On this week's Under the Scales, I had the pleasure of interviewing Tom about the 20th anniversary of "Story of the Ghost." Shortly after getting into the conversation, we realize we should probably call Trey to bring some more color to the conversation. We talked to him about the making of the album and much more.
Over the course of the conversation, Trey tells LOTS of stories about the writing and recording of the "Ghost" material, along with songs that ended up on "Farmhouse" and "The Siket Disc." Of course, we veered off course and talked a lot about the modern era — including Page's new keyboard setup, which includes vintage keyboards and a Hammond organ that has, according to Trey, completely changed the band's sound. We also talked about Trey's feelings about the Baker's Dozen and the flourishing state of the Phish community.
In addition, we touch on the process of deciding which songs end up on albums and which don't (including why “Twist” didn’t make it onto "Ghost"); Trey's respect for Fishman; and the lyrical and musical motivations behind songs like “Wading in the Velvet Sea,” “Ghost,” “Brian and Robert,” “Birds of a Feather” and more.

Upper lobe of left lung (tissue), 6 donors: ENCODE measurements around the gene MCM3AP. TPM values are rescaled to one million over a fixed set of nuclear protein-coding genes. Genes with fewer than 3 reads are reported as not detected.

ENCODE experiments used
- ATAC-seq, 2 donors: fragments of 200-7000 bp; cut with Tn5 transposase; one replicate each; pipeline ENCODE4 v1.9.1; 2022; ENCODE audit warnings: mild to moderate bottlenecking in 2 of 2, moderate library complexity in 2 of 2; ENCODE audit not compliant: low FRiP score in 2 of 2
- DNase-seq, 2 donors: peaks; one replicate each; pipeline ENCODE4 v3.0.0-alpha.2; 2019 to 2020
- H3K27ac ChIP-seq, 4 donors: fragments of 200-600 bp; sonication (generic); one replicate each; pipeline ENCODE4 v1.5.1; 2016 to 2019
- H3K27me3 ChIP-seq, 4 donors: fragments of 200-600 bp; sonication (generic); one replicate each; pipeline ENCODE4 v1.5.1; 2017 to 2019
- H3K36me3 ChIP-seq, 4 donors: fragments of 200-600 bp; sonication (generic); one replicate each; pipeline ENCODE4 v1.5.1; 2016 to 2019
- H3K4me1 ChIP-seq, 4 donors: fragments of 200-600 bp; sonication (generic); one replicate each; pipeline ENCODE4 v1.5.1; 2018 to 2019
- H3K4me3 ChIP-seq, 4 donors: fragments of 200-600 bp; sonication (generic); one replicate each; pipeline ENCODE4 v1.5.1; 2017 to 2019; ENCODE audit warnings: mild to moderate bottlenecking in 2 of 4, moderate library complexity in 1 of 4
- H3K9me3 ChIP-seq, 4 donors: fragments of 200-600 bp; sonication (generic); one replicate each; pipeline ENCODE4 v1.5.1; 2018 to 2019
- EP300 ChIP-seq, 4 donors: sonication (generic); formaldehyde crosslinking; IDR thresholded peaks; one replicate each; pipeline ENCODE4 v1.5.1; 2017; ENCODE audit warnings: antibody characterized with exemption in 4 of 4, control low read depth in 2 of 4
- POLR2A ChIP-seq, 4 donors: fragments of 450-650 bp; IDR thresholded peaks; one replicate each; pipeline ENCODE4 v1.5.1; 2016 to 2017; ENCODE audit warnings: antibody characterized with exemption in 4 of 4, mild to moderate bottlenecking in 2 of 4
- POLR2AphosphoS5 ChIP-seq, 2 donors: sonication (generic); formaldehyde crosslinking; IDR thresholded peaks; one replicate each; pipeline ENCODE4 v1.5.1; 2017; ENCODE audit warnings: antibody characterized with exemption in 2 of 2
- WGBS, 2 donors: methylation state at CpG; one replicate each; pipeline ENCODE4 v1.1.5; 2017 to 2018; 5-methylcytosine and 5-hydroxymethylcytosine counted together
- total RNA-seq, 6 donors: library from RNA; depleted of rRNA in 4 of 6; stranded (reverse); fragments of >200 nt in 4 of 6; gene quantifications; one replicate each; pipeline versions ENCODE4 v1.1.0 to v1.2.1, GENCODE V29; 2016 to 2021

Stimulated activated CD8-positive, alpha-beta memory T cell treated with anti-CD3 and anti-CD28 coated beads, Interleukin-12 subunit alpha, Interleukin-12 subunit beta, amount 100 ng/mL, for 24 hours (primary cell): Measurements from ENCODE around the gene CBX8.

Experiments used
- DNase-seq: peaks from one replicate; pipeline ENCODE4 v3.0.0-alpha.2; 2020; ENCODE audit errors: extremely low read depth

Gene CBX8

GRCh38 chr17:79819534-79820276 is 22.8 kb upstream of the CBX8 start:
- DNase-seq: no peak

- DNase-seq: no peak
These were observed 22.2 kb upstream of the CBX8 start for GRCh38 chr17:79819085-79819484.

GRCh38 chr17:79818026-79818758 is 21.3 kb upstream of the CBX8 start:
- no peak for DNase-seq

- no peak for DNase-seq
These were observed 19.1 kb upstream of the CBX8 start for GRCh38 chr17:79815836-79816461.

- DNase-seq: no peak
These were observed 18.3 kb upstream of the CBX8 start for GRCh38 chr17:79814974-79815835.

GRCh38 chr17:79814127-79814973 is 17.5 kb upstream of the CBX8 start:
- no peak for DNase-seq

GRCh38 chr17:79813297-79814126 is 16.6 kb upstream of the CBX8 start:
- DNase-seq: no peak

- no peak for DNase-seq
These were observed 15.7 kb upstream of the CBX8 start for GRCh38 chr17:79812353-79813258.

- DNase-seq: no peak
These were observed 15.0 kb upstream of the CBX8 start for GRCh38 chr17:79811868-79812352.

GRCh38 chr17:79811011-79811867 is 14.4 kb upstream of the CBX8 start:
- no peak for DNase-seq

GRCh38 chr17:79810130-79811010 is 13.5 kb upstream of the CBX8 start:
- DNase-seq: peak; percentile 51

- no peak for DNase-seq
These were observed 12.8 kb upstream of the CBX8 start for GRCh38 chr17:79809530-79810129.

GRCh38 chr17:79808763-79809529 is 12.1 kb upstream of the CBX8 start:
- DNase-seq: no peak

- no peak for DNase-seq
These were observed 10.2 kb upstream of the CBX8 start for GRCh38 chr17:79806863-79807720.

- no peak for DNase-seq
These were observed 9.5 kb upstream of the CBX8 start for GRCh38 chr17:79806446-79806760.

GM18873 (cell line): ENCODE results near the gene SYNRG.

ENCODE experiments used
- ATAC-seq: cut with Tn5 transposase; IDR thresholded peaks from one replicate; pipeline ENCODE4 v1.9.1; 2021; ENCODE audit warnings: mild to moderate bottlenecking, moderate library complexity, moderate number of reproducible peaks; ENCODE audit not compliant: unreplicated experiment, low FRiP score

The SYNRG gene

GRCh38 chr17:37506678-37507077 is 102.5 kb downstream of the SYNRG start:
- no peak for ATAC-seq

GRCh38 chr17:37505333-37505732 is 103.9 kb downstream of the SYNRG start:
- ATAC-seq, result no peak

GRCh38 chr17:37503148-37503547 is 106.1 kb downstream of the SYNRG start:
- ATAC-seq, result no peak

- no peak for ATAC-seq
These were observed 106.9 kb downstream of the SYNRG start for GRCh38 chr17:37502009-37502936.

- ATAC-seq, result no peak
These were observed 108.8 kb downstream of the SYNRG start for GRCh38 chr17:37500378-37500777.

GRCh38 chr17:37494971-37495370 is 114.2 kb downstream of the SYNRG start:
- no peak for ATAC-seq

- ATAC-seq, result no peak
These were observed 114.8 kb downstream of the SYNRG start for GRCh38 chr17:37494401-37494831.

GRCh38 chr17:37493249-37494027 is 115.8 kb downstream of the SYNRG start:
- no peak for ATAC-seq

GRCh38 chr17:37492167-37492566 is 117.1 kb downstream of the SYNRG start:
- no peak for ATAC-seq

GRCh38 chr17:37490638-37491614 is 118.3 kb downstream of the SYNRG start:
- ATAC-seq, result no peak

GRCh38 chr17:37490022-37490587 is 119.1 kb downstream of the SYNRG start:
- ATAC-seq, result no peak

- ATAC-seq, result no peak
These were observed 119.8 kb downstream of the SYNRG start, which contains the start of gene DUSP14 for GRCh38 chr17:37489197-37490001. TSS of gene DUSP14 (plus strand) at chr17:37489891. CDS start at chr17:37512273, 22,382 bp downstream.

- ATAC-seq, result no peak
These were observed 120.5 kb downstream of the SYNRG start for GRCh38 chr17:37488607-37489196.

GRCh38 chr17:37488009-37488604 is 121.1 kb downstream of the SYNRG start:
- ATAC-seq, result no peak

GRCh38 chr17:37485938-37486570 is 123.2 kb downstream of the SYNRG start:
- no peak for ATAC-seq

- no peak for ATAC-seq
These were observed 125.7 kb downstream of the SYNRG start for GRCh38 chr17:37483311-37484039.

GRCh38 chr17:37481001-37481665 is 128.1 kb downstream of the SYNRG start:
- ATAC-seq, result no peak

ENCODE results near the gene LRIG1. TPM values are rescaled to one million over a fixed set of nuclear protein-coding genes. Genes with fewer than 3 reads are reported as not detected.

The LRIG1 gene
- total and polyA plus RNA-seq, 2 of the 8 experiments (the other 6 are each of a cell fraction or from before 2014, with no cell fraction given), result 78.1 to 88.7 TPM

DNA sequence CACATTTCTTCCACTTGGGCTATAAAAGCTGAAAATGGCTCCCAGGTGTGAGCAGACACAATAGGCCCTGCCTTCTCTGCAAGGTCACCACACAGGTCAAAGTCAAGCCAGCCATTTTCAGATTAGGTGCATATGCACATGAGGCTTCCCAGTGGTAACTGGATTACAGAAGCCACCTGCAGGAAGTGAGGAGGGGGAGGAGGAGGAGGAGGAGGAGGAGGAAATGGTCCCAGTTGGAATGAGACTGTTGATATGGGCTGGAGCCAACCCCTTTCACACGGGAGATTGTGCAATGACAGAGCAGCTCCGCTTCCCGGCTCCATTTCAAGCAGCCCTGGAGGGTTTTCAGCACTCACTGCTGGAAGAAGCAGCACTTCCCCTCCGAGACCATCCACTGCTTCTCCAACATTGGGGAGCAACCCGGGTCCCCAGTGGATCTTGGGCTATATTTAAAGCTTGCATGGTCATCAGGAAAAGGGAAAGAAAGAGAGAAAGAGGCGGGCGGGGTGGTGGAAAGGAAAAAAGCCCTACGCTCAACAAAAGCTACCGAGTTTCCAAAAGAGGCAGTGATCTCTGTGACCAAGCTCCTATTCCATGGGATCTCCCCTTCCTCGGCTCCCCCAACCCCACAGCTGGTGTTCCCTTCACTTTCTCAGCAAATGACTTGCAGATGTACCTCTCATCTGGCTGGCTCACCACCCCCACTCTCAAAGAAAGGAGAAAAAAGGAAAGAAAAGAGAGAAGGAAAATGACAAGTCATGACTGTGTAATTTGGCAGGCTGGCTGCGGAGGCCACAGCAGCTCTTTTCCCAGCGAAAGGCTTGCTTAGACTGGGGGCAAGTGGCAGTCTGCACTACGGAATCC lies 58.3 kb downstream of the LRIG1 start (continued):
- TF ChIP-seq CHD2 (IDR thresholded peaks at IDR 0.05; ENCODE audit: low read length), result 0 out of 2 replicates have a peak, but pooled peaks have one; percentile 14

You can listen to the whole interview here or through the player below.
If you liked this blog post, one way you could "like" it is to make a donation to The Mockingbird Foundation, the sponsor of Phish.net. Support music education for children, and you just might change the world.
You must be logged in to post a comment.
March 27, 1993
25 years ago
Set 2: Buried Alive > Halley's Comet > It's Ice > Bouncing Around the Room, Chalk Dust Torture, The Man Who Stepped Into Yesterday > Avenu Malkenu > The Man Who Stepped Into Yesterday > Mike's Song > I Am Hydrogen > Weekapaug Groove, Hold Your Head Up > Cracklin' Rosie > Hold Your Head Up, Poor Heart > Golgi Apparatus
 Beginning featured Trey on acoustic guitar.
 Fish on trombone.
 All Fall Down signal in intro.
Phish.net is a non-commercial project run by Phish fans and for Phish fans under the auspices of the all-volunteer, non-profit Mockingbird Foundation.
This project serves to compile, preserve, and protect encyclopedic information about Phish and their music.
The Mockingbird Foundation is a non-profit organization founded by Phish fans in 1996 to generate charitable proceeds from the Phish community.
And since we're entirely volunteer – with no office, salaries, or paid staff – administrative costs are less than 2% of revenues! So far, we've distributed over $1,000,000 to support music education for children – hundreds of grants in all 50 states, with more on the way.